OUTBOX: Introduction to Exchange Powershell Automation Part 2

Naturally the first case I had was how to create a mailbox using Powershell cmdlets from ASP.NET given that CDOEXM is no longer available. From there we have had other bridges to cross as customers are upgrading 32-bit applications to work on Exchange 2007 (which is 64-bit) and replacing old CDOEXM code with Exchange Management Shell cmdlet automation. Through these early cases I identified a couple common themes and created some sample code that I thought might be helpful to share here…

Exchange Cmdlets and Impersonation

Much like we saw with CDOEXM, currently we don’t recommend or support using Exchange Powershell cmdlets with impersonation. In the case of creating a mailbox in an ASP.NET application we would recommend that you use COM+ or .NET Remoting to host your Powershell code, have that code run as a service account with permissions to execute the Powershell cmdlets and then implement authorization logic to evaluate if the caller has permission to execute the code. Click here for more information.

Exchange Management Shell Snap-in and 32-bit Applications

This typically isn’t a problem when writing an application in VB.NET or C# because the projects default to 64-bit on 64-bit machines but if you are trying to load the Exchange Management Shell Snap-in in a 32-bit instance of Powershell you will get the following error…

"No Windows PowerShell Snap-ins are available for version 1"

…This is because Exchange 2007 is a 64-bit application and therefore the snap-in is also 64-bit and cannot be loaded into a 32-bit instance of the shell. Click here for more information.

C# Sample – New-Mailbox

Here is sample of a function which takes input to create a new mailbox using the New-Mailbox cmdlet…

public static void CreateUserMailbox(string domain, string ou,

    string database, string alias, string name,

    string displayName, SecureString password)


    string upn = string.Format("{0}@{1}", alias, domain);

    ICollection<PSObject> results;

    // Create a runspace. We can't use the RunspaceInvoke class this time

    // because we need to get at the underlying runspace to explicitly

   // add the commands.

    RunspaceConfiguration rc = RunspaceConfiguration.Create();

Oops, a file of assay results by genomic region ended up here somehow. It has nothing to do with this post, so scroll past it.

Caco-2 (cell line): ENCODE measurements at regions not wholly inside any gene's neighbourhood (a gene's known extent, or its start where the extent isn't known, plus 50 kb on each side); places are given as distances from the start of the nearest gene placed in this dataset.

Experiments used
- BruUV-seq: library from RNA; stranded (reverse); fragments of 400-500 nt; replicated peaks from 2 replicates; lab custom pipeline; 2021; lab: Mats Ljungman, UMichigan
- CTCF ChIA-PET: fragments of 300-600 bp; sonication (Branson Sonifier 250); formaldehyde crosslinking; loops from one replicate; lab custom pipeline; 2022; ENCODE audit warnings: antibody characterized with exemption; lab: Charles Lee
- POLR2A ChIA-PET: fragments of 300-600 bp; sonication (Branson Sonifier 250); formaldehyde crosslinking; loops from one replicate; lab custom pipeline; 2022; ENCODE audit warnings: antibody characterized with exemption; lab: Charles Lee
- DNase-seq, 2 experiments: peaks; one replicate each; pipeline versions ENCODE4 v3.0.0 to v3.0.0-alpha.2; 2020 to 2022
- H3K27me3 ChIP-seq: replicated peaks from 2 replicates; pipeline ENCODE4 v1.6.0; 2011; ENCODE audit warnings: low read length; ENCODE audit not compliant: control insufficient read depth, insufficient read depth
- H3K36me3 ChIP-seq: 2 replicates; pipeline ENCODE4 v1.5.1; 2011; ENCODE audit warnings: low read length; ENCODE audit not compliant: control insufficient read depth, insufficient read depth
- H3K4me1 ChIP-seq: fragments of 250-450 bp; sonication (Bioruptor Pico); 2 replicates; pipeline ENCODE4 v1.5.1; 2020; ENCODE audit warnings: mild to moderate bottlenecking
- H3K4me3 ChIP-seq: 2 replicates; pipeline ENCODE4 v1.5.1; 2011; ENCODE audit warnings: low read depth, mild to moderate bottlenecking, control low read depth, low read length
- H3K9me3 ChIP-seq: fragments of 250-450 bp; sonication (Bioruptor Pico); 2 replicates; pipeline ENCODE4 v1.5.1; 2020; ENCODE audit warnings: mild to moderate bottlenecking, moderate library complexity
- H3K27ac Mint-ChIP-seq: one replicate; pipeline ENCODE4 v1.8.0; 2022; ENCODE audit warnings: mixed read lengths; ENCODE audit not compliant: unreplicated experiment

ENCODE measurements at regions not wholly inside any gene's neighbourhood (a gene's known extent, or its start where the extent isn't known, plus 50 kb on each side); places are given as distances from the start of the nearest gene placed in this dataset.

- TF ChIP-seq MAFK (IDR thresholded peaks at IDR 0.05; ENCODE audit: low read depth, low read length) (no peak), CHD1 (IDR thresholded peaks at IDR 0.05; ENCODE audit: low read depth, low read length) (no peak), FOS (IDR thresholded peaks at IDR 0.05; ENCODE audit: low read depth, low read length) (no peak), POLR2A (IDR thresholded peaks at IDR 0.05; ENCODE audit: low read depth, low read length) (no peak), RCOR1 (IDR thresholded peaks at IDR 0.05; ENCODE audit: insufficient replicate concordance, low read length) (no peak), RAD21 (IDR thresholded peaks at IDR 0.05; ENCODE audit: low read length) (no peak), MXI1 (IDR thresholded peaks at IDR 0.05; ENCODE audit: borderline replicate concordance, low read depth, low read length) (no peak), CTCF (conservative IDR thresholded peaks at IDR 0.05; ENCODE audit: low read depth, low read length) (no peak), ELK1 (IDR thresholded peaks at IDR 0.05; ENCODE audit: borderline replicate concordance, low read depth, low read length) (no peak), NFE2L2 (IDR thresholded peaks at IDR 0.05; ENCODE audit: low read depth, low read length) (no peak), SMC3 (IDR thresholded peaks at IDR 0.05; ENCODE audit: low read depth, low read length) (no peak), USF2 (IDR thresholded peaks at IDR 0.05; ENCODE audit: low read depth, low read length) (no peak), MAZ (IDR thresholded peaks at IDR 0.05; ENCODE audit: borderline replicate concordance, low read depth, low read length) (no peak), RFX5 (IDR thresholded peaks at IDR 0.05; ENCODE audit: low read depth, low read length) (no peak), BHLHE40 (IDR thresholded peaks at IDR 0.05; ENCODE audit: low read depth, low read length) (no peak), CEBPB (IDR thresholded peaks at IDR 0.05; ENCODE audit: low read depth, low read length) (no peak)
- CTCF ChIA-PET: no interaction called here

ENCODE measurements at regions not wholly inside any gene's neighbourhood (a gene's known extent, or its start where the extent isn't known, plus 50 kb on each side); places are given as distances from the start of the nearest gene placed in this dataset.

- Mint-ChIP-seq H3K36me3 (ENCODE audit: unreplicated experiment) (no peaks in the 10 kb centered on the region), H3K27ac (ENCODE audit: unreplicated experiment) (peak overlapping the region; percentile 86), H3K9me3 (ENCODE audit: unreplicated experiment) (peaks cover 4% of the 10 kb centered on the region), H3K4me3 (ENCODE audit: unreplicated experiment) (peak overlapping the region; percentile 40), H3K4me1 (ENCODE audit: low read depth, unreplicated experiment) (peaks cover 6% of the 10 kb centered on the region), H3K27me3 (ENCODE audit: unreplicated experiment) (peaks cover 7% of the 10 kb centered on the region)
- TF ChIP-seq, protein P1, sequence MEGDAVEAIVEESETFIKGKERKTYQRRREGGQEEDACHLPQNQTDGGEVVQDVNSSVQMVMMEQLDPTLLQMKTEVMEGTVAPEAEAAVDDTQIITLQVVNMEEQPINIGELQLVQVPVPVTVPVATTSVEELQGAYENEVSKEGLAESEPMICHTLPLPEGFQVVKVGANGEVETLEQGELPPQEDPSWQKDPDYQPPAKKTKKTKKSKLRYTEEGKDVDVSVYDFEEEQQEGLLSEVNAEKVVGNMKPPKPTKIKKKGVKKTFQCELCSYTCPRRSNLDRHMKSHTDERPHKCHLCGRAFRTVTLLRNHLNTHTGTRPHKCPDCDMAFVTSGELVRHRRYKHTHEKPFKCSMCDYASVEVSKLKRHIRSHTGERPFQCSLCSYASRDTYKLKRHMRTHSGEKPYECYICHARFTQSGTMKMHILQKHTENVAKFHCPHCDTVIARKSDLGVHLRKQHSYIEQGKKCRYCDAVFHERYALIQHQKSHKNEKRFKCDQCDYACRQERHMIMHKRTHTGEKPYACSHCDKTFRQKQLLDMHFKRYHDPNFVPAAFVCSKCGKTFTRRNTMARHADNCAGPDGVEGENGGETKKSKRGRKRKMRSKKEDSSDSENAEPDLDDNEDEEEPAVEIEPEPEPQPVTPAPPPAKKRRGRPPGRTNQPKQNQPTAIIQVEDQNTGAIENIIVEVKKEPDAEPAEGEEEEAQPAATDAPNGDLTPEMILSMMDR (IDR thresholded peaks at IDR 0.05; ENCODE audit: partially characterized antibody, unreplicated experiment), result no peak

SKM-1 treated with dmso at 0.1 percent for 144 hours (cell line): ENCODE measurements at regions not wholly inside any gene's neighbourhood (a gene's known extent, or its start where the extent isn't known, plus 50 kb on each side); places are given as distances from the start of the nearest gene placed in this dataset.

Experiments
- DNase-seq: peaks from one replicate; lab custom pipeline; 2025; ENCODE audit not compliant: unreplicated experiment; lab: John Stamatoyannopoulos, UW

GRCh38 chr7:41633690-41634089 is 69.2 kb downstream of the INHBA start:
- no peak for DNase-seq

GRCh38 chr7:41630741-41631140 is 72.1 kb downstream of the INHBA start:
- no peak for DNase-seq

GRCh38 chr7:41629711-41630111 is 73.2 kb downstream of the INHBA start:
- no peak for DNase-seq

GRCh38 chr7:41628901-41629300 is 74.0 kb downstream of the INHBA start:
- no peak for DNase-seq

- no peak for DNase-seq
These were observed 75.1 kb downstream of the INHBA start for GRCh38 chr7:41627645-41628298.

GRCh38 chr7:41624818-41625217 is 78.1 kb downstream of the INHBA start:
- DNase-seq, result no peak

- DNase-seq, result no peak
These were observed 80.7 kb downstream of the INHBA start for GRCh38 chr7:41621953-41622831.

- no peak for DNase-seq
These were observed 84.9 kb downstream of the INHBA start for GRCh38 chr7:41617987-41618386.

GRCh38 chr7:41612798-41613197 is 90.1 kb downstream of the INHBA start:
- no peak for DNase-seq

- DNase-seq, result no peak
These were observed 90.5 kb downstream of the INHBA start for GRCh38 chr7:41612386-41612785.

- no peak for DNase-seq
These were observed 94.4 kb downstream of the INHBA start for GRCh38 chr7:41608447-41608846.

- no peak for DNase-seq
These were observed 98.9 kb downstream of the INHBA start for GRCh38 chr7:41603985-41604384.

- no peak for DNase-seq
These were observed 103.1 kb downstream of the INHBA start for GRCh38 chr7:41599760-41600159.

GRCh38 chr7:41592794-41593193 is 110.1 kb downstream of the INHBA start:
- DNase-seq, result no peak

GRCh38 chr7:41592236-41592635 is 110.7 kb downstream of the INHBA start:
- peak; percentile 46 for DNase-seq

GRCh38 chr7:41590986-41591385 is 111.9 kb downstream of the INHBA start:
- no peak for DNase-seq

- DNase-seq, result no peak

PSSnapInException snapEx = null;

    PSSnapInInfo info = rc.AddPSSnapIn(


        out snapEx);

    Runspace myRunSpace = RunspaceFactory.CreateRunspace(rc);


    // Create a pipeline...

    Pipeline pipeLine = myRunSpace.CreatePipeline();

    using (pipeLine)


        // Create a command object so we can set some parameters

        // for this command.

        Command newMbx = new Command("new-mailbox");

        newMbx.Parameters.Add("alias", alias);

        newMbx.Parameters.Add("database", database);

        newMbx.Parameters.Add("password", password);

        newMbx.Parameters.Add("Name", name);

        newMbx.Parameters.Add("DisplayName", displayName);

        newMbx.Parameters.Add("UserPrincipalName", upn);

        newMbx.Parameters.Add("OrganizationalUnit", ou);

        // Add the command we've constructed


        // Execute the pipeline and save the objects returned.

        results = pipeLine.Invoke();

        // Print out any errors in the pipeline execution

        // NOTE: These error are NOT thrown as exceptions!

        // Be sure to check this to ensure that no errors

        // happened while executing the command.

        if (pipeLine.Error != null && pipeLine.Error.Count > 0)


            Trace.WriteLine("ERROR: There were pipeline errors...\n");

            foreach (object item in pipeLine.Error.ReadToEnd())


                Trace.WriteLine("Error: " + item.ToString() + "\n");



        // Print out the results of the pipeline execution

        if (results != null && results.Count > 0)


Trace.WriteLine("MAILBOXES CREATED: Created the following mailboxes...\n");

            foreach (PSObject ps in results)


                if (ps.Members["UserPrincipalName"].Value != null)


                    Trace.WriteLine("UserPrincipalName: "

                        + ps.Members["UserPrincipalName"].Value + "\n");





    pipeLine = null;


    myRunSpace = null;


Notice that I use a Pipeline instead of RunspaceInvoke (like Vivek did). RunspaceInvoke works fine in a lot of cases but the advantage I found with the Pipeline is that it is quite easy to add non-string parameters like the SecureString object to the cmdlet call. Also, note that while the Invoke method returns a result array of PSObjects there is also an Error property which has an array of exceptions. This error information is generally going to be validation type errors, for instance in the case of New-Mailbox I might get an error that the mailbox already in this property but I would get an exception if I misspelled New-Mailbox.

Sample Code on the Web

Vivek Sharma: Sample Code: Calling Exchange cmdlets from .NET Code


Glen Scales: Quick Create Mailbox Powershell Form for Exchange 2007


Glen Scales: Scripting Exchange Web Services (2007) with VBS and Powershell


Glen Scales: Exchange SMTP Log file DNS Test tool Powershell script


…this isn’t necessarily related but I had to include it because it is just so cool…

Glen Scales: Geolocating Exchange Message Tracking with Powershell (Exchange 2000/2003) (Seeing what countries your messages/Spam are coming from)